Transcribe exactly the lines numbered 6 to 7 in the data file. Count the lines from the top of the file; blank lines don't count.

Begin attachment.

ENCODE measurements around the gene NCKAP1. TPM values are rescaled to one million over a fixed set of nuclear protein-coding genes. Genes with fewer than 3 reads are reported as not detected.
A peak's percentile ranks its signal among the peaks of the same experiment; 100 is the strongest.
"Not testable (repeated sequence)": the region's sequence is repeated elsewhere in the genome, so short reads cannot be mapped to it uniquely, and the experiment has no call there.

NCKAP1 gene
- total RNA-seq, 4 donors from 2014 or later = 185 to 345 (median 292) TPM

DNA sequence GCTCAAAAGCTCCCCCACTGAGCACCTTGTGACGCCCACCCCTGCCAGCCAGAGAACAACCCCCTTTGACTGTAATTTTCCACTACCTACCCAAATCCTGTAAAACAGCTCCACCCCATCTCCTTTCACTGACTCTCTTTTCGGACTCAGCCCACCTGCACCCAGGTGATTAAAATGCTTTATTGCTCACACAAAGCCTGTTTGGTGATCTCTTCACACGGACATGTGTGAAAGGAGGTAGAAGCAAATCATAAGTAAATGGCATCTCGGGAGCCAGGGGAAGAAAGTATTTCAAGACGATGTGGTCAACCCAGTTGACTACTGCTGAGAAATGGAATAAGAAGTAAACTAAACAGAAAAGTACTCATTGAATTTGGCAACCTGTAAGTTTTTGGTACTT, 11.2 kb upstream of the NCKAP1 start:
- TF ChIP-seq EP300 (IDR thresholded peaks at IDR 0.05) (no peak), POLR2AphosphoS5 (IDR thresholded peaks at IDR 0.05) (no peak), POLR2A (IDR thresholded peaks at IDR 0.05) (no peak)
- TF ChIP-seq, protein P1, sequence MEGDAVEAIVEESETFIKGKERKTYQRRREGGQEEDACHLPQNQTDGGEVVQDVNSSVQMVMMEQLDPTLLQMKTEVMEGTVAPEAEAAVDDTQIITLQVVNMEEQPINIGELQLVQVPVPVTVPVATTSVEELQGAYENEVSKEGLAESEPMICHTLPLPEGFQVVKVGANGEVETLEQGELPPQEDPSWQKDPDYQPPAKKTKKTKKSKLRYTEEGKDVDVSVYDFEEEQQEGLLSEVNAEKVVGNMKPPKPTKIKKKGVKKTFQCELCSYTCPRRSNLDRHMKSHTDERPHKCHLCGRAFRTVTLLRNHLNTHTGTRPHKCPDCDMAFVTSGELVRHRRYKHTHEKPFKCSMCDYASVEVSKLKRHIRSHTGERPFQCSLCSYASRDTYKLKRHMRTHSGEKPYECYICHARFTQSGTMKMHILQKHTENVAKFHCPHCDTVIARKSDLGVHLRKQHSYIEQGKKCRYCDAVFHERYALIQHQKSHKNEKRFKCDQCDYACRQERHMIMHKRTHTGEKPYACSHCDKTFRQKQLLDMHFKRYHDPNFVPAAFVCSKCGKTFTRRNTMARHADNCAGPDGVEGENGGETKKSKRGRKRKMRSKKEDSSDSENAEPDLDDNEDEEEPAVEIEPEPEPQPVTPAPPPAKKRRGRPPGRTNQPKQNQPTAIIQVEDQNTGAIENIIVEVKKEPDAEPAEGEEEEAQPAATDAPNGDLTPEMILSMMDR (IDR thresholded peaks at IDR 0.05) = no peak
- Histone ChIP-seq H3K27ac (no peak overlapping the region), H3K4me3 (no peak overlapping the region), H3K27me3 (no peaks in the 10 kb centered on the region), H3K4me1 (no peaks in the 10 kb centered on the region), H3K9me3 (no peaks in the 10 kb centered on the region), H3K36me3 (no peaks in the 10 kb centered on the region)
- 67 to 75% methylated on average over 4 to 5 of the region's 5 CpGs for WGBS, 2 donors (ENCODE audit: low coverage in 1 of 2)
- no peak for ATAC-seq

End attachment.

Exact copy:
DNA sequence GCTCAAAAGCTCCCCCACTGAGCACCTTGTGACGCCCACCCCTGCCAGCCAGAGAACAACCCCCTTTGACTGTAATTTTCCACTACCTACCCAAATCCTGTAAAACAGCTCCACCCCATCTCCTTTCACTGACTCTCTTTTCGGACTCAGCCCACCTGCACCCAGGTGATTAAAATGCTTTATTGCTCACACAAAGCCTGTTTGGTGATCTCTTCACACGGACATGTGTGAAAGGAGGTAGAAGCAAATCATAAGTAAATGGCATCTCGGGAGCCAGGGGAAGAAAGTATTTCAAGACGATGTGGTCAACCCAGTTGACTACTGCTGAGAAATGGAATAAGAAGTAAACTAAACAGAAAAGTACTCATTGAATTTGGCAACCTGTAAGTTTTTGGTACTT, 11.2 kb upstream of the NCKAP1 start:
- TF ChIP-seq EP300 (IDR thresholded peaks at IDR 0.05) (no peak), POLR2AphosphoS5 (IDR thresholded peaks at IDR 0.05) (no peak), POLR2A (IDR thresholded peaks at IDR 0.05) (no peak)